The bearded, wiry, and bespectacled Strachey conducted several homosexual love affairs, among them a relationship in the winter of 1905-1906 with his cousin Duncan Grant. Grant's sexual charisma was famously overwhelming. "Anyone could fall in love with Duncan if he wanted to," noted Keynes. (A common quip had it that Bloomsbury could be defined as a congeries of men and women in love with Grant.) "I have fallen in love hopelessly and ultimately," Strachey wrote to Clive Bell after beginning his affair with Grant. "I have experienced too much ecstasy." Soon, however, the affair fizzled, for not only was Grant distressed by Strachey's unchecked enthusiasm, he had recently begun a relationship with Harold Hobhouse, and subsequently, with John Keynes, a romantic involvement that lasted from 1908 to 1912.

The still-smitten Strachey, meanwhile, continued to correspond with Keynes over his love for Grant. "He's a genius - a colossal portent of fire and glory," gushed Strachey to Keynes of the painter. On learning of Grant's affair with Keynes, Strachey was at first crushed and then attempted, in typical Bloomsbury fashion, to put a cheerful face on what conventional society would have deemed an impossible situation. "If you were here just now I should probably kiss you," he told Keynes, "except that Duncan would be jealous, which would never do." The friendship between Grant and Keynes endured until Keynes's death in 1946.

One of Strachey's strongest emotional attachments was to Dora Carrington, who, though aware of his taste in men, idealized Strachey for some seventeen years even as she conducted an affair with the Russian Jewish emigre painter Mark Gertler. "When one realizes it is there - a part of them [homosexuals] and a small part - it is worthwhile overlooking it for anything bigger and more valuable," she wrote. On Strachey's death, Carrington committed suicide, claiming she could not survive without her lifelong confidant. The Strachey-Carrington-Gertler triangle served as a defining myth of Bloomsbury's appeal as an enlightened, close-knit enclave open to same-sex amours. Carrington's death and Gertler's subsequent suicide before the Second World War lend the affair a pathos that undermines Bloomsbury's reputation as a place of endless lighthearted mischief, much as did Virginia Woolf's suicide shortly after the outbreak of World War II.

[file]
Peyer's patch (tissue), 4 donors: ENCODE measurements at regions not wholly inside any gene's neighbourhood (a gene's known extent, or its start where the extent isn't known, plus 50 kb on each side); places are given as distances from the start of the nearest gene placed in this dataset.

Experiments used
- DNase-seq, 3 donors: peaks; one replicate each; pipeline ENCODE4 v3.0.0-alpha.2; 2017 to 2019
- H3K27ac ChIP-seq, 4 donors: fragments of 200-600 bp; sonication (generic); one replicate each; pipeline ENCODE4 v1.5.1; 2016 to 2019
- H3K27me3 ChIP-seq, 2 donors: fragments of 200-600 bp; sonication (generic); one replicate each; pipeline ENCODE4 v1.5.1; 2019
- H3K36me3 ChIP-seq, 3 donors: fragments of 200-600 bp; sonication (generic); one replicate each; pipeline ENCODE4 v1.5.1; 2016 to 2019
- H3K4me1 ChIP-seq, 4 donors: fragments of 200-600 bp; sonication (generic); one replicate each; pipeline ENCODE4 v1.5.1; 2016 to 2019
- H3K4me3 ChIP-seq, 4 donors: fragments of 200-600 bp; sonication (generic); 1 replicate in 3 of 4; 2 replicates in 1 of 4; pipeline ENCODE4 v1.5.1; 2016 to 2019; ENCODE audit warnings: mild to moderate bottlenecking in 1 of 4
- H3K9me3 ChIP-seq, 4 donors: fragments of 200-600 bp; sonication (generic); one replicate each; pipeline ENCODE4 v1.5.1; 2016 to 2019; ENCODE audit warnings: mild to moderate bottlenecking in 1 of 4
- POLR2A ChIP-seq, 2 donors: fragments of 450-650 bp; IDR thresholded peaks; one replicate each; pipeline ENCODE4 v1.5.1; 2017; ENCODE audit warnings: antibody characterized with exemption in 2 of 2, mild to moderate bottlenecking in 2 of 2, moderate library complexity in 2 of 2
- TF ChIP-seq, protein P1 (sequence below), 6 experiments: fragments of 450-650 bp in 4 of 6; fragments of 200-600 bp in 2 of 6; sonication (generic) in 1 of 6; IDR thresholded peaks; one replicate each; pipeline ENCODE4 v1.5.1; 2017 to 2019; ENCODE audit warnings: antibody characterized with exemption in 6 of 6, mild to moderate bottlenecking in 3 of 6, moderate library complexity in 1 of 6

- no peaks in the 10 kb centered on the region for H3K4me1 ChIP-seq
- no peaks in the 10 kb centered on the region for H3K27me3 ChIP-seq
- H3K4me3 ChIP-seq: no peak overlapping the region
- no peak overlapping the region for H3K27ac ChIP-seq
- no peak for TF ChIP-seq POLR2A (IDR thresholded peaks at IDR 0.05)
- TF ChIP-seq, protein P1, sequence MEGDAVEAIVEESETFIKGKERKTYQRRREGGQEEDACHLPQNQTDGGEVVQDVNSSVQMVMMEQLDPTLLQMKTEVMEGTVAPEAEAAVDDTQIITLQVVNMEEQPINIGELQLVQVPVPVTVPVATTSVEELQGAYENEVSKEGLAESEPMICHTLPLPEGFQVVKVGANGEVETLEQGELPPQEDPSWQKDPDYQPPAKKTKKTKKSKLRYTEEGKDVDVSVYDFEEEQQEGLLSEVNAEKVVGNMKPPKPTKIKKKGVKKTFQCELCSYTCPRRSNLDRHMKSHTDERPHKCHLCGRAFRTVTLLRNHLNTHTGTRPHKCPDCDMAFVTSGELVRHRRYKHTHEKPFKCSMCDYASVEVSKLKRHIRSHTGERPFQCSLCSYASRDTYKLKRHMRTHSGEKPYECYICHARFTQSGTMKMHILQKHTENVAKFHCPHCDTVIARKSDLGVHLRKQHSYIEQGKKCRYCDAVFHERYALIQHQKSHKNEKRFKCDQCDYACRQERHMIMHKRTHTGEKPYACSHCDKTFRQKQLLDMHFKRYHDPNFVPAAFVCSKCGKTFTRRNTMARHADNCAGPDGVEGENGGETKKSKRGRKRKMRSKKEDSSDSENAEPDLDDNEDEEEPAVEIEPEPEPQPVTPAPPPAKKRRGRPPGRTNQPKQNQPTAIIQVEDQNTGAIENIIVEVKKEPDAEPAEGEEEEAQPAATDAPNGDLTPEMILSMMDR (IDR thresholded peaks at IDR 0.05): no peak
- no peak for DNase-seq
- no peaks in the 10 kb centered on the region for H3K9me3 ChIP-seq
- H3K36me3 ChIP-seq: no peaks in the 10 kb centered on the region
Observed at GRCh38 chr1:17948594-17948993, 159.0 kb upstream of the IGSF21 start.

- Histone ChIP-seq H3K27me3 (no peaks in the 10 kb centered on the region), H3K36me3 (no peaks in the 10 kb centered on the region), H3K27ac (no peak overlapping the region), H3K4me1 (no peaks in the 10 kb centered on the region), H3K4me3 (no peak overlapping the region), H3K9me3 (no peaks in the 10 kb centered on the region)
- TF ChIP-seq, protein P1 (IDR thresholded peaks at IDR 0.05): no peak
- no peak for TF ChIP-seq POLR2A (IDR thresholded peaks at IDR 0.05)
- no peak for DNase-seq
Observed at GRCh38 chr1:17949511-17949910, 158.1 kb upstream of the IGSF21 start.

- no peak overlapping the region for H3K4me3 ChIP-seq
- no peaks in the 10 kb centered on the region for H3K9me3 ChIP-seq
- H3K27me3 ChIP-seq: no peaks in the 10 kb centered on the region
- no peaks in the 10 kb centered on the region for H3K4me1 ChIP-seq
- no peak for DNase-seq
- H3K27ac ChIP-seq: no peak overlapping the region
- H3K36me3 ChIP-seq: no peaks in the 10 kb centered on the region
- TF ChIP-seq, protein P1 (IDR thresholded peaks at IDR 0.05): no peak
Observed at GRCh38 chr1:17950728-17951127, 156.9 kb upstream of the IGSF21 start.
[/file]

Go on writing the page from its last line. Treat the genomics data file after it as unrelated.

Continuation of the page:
Woolf's attenuated affair with Vita Sackville-West, wife of British MP Harold Nicolson, was a notable romantic escapade in Bloomsbury's history. "Am I in love with her!" wondered Woolf in her diary, "But what is love?" Sackville-West wrote to Nicolson, "Oh my dear, what an enchanting person Virginia is! How she weaves magic into life." An outsider to Bloomsbury, Vita became the inspiration for the heroine of Woolf's novel Orlando (1928), the story of a time traveler who changes sexes through different historical epochs. Woolf remained giddily taken up with the homosexual antics of her fellow Bloomsburies, a fascination that began as an ingenue's awakening to the preponderance of homosexual males in her circle. "I knew there were buggers in PLATO's Greece," Virginia wrote, "but it never occurred to me that there were buggers even now in the Stephen sitting-room in Gordon Square." To the extent that Woolf held an interest in homosexual literary themes, that interest was subsumed under the novelist's promotion of an "androgynous" creative outlook as an escape from the suffocating binaries of masculine and feminine. Other Bloomsburies were similarly absorbed with the subject of androgyny. At Cambridge, Duncan and Vanessa had decorated Keynes's rooms with a series of alternating panels depicting androgynous male and female types.

Equal in stature to Virginia Woolf and Forster, John Maynard Keynes saw enormous fame outside Gordon Square as the architect of one of the twentieth century's most influential economic theories. Strachey, like other members of the Bloomsbury set, considered Keynes a Bloomsbury anomaly in his insufficiently evolved aesthetic sense. (Virginia complained that Keynes's Economic Consequences of the Peace "goes on influencing the world, although it is lacking in artistic worth," a remark that may have been generated by Keynes's once having suggested to Woolf that she limit her writing to nonfiction.) Keynes's marriage to the Russian ballerina Lydia Lopokova in 1925 struck many Bloomsburies as a betrayal of personal allegiances. Yet of all the "Bloomsbuggers," Keynes was the least susceptible to effete malice. In his memoirs, he hazarded that "We [members of Bloomsburyl had no respect for traditional wisdom or the restraint of custom.... It did not occur to any of us to respect the extraordinary accomplishment of our predecessors in the ordering of life (as it now seems to me to have been) or the elaborate framework they had devised to protect this order."